Screenplay and direction by Joel and Ethan Coen. Featuring Tim Blake Nelson, James Franco, Liam Neeson, Harry Melling, Tom Waits, Zoe Kazan, Bill Heck, Grainger Hines, Tyne Daly, Brendan Gleeson, Jonjo O’Neill and Saul Rubinek.
This darkly humorous anthological film, released on Netflix late last year, is constructed of six parts that each deal with a different story from the American frontier. The stories are generally based around myths, legends and tales from the early days of American expansion, sometime between the late 18th Century and end of the 19th Century. You may have seen it all before – Hollywood has insistently perpetuated the myth of the Old West since its early days – but with the Coen brothers at the helm, you know you are in for something different. Although the end product is a tad underwhelming, the film is generally quite entertaining and full of little nuggets (Gold Rush pun intended!). In typical Coens’ fashion, the intent of each carefully delivered story is not always to share a convenient, linear path with a straight-forward moral at the end, but rather to layer it with challenging drama and deeply dark comedy. We laugh one minute, and then something occurs that confronts us and we wonder why we were laughing!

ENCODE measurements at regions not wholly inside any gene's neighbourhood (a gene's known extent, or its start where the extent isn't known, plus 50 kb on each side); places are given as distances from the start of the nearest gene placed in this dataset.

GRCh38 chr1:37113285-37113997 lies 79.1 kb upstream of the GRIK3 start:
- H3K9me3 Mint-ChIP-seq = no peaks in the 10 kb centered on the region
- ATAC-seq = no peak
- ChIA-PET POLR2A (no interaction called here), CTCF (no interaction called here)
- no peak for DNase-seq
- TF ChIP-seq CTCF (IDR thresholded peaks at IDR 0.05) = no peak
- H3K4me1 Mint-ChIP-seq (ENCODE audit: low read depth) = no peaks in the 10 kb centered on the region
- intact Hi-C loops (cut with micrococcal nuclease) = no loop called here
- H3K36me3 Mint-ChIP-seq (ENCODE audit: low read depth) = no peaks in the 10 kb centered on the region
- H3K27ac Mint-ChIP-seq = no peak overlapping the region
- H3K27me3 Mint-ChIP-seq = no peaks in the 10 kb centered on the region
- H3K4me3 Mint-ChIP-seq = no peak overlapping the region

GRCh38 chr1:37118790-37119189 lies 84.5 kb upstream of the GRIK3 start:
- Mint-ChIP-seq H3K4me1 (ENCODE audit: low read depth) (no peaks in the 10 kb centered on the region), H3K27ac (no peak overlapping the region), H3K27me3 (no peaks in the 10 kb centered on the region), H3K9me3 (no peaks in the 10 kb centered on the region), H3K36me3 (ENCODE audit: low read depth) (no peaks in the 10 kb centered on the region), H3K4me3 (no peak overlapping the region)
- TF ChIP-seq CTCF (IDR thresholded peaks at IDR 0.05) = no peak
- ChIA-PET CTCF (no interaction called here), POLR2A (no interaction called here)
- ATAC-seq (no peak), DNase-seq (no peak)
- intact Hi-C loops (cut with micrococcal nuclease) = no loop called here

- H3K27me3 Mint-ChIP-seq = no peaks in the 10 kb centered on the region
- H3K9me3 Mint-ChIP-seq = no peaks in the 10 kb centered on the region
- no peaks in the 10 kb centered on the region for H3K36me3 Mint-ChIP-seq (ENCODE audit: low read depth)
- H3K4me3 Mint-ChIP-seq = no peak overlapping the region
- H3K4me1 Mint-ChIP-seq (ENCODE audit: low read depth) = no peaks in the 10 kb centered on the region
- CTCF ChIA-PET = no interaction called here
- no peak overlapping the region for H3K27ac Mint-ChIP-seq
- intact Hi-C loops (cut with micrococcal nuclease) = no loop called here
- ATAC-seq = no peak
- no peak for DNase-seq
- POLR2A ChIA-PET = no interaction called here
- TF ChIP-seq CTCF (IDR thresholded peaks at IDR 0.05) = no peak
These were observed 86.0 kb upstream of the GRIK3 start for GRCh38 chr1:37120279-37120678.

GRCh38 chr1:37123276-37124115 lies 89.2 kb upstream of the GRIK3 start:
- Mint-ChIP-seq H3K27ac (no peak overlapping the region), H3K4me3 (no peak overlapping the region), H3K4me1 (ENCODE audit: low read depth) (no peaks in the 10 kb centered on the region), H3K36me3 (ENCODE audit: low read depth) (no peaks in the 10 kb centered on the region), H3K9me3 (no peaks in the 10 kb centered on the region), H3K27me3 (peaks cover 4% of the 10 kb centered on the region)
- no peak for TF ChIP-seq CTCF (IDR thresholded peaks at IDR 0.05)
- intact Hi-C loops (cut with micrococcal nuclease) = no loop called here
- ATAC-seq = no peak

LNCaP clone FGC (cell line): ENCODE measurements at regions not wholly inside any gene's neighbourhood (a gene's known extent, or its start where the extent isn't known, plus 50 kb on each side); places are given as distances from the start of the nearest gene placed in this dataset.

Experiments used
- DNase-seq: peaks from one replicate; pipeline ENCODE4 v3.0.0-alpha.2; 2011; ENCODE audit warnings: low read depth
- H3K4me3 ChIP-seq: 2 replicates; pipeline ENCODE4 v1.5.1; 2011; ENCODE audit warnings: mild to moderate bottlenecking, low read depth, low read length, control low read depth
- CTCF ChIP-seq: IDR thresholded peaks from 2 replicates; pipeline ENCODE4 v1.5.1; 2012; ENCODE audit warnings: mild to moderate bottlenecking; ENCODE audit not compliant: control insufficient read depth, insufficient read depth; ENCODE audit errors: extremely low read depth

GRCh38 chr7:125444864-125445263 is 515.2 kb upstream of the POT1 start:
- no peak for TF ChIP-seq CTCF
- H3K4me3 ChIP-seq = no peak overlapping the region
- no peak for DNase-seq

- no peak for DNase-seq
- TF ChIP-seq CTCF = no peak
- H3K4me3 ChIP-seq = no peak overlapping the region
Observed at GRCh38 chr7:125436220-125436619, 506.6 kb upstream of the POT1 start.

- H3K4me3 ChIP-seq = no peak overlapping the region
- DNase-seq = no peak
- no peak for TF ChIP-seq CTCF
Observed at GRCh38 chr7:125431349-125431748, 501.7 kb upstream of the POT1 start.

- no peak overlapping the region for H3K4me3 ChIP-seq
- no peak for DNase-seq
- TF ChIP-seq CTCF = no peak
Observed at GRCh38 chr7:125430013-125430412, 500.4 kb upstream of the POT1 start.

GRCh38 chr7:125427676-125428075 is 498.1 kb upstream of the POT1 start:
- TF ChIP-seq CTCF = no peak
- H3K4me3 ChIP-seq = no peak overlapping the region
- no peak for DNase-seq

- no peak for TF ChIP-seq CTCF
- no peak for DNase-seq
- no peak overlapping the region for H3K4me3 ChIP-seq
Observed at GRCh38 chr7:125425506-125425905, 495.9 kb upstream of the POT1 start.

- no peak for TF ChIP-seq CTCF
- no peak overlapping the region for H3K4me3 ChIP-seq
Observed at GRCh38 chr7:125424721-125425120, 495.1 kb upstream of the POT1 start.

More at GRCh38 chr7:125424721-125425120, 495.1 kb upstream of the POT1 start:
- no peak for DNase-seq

The main strength of The Balled of Buster Scruggs are the array of characters put forth (mainly white males, it must be said). Although they embody a similar harshness emboldened by being out at the frontier, the characters have varying degrees of humanity – James Franco plays an empathetic and misguided young cowboy who is to be hung for robbing a bank, while Brendan Gleeson and Jonjo O’Neill play sinister bounty hunters sitting in a stagecoach with a cohort of strangers. Harry Melling (famous for appearing in the Harry Potter films) plays a limbless man who is managed by a gruff and opportunistic Liam Neeson in a ‘show’ that sees him sit on a make-shift stage at the back of a wagon and orate a bizarre mixture of dialogue from Shakespeare to Lincoln’s Gettysburg Address. Why he never interacts verbally with his master is never explained, but fascinating all the same. Tom Waits then steals the show with his performance as an old, scraggily and silver-bearded man, who has come with his donkey to the beautiful wilderness of the Mid-West to pan for gold. His internal struggle with loneliness, communicated through song, mumbles, and interactions with nature, is personified so well by the marvellous and ever-tortured Waits.